List the names of available AWS regions
scala> fi.markoa.glacier.GlacierClient.regions res0: Array[String] = Array(us-gov-west-1, us-east-1, us-east-2, us-west-1, us-west-2, eu-west-1, eu-west-2, eu-central-1, ap-south-1, ap-southeast-1, ap-southeast-2, ap-northeast-1, ap-northeast-2, sa-east-1, cn-north-1, ca-central-1)
Create a Glacier client that connects to the us-west-2 region
scala> val c = fi.markoa.glacier.GlacierClient("us-west-2") c: fi.markoa.glacier.GlacierClient = fi.markoa.glacier.GlacierClient@11b6e34a
Create new vault. The ID (or ARN) for the newly created vault is returned.
scala> c.createVault("test-vault-1") res1: String = /429963740182/vaults/test-vault-1
List all vaults in the region. A sequence of vault objects is returned, in this case it includes just the vault we created above. Please note that with vault operations the results are visible immediately.
scala> c.listVaults res2: Seq[fi.markoa.glacier.Vault] = ArrayBuffer(Vault(arn:aws:glacier:us-west-2:429963740182:vaults/test-vault-1,test-vault-1,2017-11-19T08:18:38.990Z,None,0,0))
Now we’re ready to upload an archive into the vault:
scala> c.uploadArchive("test-vault-1", "my backup archive", "my-backup.zip") TransferStarted: transfer started TransferProgress: transfer progress: 5% (bytes: 516096) TransferProgress: transfer progress: 10% (bytes: 1024000) TransferProgress: transfer progress: 15% (bytes: 1540096) TransferProgress: transfer progress: 20% (bytes: 2048000) TransferProgress: transfer progress: 25% (bytes: 2564096) TransferProgress: transfer progress: 30% (bytes: 3072000) ... TransferProgress: transfer progress: 90% (bytes: 9216000) TransferProgress: transfer progress: 95% (bytes: 9732096) TransferProgress: transfer progress: 100% (bytes: 10240000) TransferCompleted: transfer completed res3: fi.markoa.glacier.Archive = Archive(WREjqj2BItYhI5BGV7mdJGsDl3oztPvpvVh_hngm5SWqJkOd5jnLipLyYy2KkM74-3mkt85nUjI4a_hcQZhtLnQF03K0sv2Bc97BYEwYQ7M4O_lmtgrCTuGCyAEEiuQmCFfRSnBkTw,Some(my-backup.zip),0c5dc86251d157e29cfadb04ac615426600a4e1177a8ac2c1134d895378b3acd,10240000,Some(my backup archive))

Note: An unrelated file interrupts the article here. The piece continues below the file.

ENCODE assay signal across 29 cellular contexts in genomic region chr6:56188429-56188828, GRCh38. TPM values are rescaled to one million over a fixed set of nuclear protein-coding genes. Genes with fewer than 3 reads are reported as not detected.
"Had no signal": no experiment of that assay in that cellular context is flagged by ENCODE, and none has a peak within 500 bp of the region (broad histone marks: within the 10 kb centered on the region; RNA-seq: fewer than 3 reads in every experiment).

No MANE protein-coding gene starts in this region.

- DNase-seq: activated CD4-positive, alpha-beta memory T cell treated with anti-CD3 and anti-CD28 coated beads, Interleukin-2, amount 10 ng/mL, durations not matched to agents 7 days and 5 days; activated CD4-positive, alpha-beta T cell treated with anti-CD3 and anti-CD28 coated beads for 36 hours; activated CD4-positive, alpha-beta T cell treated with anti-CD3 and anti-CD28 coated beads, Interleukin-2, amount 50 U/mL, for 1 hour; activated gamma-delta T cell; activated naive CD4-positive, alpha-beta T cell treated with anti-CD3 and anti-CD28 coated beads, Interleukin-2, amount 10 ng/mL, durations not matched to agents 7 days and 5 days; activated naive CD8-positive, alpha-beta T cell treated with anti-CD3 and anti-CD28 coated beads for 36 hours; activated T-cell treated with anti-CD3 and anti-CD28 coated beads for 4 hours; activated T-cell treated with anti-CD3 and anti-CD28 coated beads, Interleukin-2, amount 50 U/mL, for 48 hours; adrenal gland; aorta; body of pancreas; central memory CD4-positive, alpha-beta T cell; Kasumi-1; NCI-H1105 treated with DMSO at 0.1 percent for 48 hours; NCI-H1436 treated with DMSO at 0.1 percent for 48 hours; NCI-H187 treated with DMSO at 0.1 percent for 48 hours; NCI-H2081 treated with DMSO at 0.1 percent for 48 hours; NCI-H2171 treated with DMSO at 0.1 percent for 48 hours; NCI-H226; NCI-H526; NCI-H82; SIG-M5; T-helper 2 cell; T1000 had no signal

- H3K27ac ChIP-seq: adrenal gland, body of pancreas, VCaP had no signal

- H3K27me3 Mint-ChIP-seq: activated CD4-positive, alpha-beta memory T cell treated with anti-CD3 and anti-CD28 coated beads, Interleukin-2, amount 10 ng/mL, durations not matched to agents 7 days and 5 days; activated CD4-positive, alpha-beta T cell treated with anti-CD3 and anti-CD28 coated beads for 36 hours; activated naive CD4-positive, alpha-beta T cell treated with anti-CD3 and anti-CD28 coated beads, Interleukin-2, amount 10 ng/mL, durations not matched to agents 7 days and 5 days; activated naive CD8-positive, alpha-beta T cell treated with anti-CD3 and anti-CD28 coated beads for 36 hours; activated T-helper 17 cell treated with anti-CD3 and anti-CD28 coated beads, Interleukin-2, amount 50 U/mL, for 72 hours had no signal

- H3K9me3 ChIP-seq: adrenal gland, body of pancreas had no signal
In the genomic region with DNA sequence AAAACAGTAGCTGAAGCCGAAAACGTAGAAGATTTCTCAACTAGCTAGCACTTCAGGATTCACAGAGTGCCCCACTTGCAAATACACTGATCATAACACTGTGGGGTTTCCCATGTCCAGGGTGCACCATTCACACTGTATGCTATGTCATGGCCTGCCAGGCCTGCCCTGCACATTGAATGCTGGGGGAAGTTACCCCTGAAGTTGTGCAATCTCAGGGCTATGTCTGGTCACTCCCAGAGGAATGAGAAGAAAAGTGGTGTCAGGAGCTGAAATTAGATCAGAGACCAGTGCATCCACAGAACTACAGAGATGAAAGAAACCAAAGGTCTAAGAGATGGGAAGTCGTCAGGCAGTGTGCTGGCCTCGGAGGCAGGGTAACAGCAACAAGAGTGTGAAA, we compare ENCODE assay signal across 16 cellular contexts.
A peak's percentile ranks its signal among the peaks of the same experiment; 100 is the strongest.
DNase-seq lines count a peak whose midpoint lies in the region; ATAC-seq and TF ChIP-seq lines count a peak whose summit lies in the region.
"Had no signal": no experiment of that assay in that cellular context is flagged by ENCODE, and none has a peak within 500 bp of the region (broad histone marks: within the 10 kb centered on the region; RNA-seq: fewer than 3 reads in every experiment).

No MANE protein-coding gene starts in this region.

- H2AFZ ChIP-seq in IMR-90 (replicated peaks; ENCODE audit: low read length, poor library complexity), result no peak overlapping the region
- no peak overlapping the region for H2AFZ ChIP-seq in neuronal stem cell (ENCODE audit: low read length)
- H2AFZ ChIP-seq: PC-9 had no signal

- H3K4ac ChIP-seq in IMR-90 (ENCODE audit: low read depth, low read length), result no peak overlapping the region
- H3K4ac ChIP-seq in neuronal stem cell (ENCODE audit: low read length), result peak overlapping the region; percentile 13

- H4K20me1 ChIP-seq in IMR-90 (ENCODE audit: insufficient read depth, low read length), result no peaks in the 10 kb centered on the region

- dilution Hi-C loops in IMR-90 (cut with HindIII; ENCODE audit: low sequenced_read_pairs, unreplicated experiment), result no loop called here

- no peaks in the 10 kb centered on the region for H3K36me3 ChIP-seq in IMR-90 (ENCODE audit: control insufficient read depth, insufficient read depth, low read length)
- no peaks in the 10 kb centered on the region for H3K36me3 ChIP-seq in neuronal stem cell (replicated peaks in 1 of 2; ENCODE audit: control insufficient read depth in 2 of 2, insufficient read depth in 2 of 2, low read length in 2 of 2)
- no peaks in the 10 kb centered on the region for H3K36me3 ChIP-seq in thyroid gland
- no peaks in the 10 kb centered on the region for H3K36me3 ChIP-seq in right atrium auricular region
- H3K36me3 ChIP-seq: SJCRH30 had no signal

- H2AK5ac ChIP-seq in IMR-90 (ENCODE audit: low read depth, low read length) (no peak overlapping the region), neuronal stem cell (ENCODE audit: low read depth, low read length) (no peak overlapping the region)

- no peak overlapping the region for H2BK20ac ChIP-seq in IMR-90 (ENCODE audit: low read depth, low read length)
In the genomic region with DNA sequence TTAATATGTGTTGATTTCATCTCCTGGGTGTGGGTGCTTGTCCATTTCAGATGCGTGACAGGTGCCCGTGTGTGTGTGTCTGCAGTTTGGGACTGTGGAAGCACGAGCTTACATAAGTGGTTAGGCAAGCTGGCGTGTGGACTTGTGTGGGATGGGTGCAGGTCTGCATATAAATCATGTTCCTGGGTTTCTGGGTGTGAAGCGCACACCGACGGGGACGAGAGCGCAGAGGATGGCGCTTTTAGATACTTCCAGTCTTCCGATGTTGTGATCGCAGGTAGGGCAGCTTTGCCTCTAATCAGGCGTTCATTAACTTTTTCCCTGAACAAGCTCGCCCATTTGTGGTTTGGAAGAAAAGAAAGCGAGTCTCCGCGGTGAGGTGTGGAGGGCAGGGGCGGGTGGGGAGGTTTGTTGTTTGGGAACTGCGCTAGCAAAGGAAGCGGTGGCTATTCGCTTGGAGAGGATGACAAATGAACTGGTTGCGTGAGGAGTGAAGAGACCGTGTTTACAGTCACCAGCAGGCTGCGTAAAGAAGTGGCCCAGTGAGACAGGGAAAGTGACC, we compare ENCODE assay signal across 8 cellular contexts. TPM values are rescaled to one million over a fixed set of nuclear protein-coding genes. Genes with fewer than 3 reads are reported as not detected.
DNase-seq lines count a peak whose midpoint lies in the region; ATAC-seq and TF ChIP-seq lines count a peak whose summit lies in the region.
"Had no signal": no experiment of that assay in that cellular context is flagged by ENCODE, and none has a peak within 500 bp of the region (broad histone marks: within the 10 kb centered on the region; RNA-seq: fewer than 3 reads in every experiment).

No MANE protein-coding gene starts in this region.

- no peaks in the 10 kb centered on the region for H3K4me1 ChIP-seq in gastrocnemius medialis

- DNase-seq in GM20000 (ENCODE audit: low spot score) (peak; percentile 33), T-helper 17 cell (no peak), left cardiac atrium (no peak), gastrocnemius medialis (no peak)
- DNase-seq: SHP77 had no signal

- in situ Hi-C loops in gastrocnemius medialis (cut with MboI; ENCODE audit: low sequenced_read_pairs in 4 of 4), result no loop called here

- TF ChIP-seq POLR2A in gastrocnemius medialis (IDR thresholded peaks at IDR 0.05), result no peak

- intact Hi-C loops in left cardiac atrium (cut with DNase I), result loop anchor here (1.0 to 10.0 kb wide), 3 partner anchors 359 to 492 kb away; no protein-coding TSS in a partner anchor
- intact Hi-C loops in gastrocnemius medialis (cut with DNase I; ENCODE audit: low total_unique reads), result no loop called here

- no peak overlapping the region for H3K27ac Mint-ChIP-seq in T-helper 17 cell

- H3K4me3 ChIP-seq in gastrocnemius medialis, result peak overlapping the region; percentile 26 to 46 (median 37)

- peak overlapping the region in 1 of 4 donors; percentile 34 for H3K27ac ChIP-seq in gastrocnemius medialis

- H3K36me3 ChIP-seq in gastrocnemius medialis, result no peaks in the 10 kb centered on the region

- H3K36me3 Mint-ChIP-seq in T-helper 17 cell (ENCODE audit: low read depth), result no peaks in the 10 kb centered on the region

Note that Glacier doesn’t maintain an up-to-date list vault contents – a list of contents needs to be requested explicitly and preparing it can take a very long time. For this reason Glacier client stores a local catalogue of archives per vault. Vault contents can be listed as follows:
scala> c.catListArchives("test-vault-1") res4: Seq[fi.markoa.glacier.Archive] = ArraySeq(Archive(WREjqj2BItYhI5BGV7mdJGsDl3oztPvpvVh_hngm5SWqJkOd5jnLipLyYy2KkM74-3mkt85nUjI4a_hcQZhtLnQF03K0sv2Bc97BYEwYQ7M4O_lmtgrCTuGCyAEEiuQmCFfRSnBkTw,Some(my-backup.zip),0c5dc86251d157e29cfadb04ac615426600a4e1177a8ac2c1134d895378b3acd,10240000,Some(my backup archive)))